Utecht ascends the mountains in three stages. He first collects his 25 or so cows from the village in the valley in mid-June and goes to the first level, at about 5,250 feet elevation. He and the herd stay there for about a week before heading to better grass at the next level, about 6,000 feet elevation. This middle level has Eigeralp’s 400-year-old cheese huts and will be a daily destination through the 100 days Utecht is on the mountain. Toward the end of July, the middle level is abandoned and the herd and farmer go to the final level, at about 6,600 feet elevation. From there, the cows are let loose to graze in the high Alpine meadows, the unique flora lending an herbaceous taste to the cow’s milk that comes through in the cheese.

Alpine farmers have lived this way for centuries, getting up at 4 a.m. to find the cows in the meadow and milk them, working 16- to 19-hour days milking the cows two more times and making and growing food they can easily store: cheese, sausage, onions and potatoes. “The life of an alpine farmer is rooted in survival,” Greg Witt, owner of Alpenwild, the company that arranges tours to Eigeralp, told “What could they produce during their short summer season that would provide sufficient calories and enable them to survive the winter? What do you do with all that milk? You make cheese. That was the only way they had of preserving milk.”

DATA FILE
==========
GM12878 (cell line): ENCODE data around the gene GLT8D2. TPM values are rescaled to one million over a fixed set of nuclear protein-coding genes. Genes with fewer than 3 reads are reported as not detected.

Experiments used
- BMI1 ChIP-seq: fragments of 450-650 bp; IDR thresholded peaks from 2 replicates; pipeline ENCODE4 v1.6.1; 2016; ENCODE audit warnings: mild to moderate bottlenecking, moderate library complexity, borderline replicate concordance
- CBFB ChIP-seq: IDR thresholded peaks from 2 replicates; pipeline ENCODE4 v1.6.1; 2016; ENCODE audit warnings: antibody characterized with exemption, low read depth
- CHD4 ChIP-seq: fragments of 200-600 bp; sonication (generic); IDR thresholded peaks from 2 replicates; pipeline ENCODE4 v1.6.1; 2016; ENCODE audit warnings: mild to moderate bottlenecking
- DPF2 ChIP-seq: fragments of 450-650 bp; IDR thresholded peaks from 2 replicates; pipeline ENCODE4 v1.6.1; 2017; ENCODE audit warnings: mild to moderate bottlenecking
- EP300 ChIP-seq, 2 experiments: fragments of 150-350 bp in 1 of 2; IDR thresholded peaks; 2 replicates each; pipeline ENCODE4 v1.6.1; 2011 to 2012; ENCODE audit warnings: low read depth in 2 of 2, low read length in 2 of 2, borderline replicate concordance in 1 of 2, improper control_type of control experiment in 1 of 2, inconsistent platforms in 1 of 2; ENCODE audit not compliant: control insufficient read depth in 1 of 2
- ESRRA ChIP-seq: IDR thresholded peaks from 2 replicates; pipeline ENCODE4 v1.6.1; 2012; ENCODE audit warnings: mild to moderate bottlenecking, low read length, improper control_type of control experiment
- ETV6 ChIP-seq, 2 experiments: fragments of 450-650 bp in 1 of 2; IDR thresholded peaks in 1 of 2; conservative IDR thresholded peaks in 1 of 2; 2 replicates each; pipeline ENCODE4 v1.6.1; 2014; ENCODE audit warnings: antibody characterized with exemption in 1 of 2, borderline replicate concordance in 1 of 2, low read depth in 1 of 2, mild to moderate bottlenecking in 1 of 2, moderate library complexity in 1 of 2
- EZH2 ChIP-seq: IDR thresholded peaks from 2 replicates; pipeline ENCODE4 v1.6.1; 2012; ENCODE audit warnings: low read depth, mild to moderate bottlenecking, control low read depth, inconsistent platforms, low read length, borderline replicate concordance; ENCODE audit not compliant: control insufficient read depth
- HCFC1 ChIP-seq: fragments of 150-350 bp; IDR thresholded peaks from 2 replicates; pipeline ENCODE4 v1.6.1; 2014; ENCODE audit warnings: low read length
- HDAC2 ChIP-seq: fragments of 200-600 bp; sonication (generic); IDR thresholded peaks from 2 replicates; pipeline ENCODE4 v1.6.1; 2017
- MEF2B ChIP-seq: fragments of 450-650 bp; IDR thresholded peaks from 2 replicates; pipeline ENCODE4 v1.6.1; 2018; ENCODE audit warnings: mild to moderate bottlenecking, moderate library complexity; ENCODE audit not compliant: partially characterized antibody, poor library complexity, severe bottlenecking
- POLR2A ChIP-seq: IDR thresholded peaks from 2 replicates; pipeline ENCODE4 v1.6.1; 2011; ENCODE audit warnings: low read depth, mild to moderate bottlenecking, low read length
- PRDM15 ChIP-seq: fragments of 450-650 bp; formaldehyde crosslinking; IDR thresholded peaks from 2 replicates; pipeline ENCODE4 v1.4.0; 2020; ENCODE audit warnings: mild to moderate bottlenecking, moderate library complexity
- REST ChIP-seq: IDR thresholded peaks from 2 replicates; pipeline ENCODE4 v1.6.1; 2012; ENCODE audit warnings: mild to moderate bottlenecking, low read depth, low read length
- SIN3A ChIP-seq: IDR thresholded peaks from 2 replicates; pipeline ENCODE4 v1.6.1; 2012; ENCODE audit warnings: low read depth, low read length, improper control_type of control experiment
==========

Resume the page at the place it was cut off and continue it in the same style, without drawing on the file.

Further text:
Alp Cheese Making at Eigeralp

Back in the present, some guests at Eigeralp start their day at 4 a.m., rising with the farmers to round up the cows and watch the sunrise, a breathtaking event that Utecht says still stops even seasoned farmers in their tracks with its beauty. Daytrip participants arrive about 7 a.m. and the entire group sits down for a traditional alpine breakfast: homemade bread and jam, fresh butter, coffee or tea, yogurt and schluck, a thick milk and cream drink made with rennet. Then, work on the farm starts. Some enterprising guests take off on their own to make goat cheese and yogurt, and others head to the barn to try their hand at milking a cow—which isn’t always successful. “Many of them do quite well, but some of them go home frustrated with only a sip from a glass of a neighbor,” Utecht said.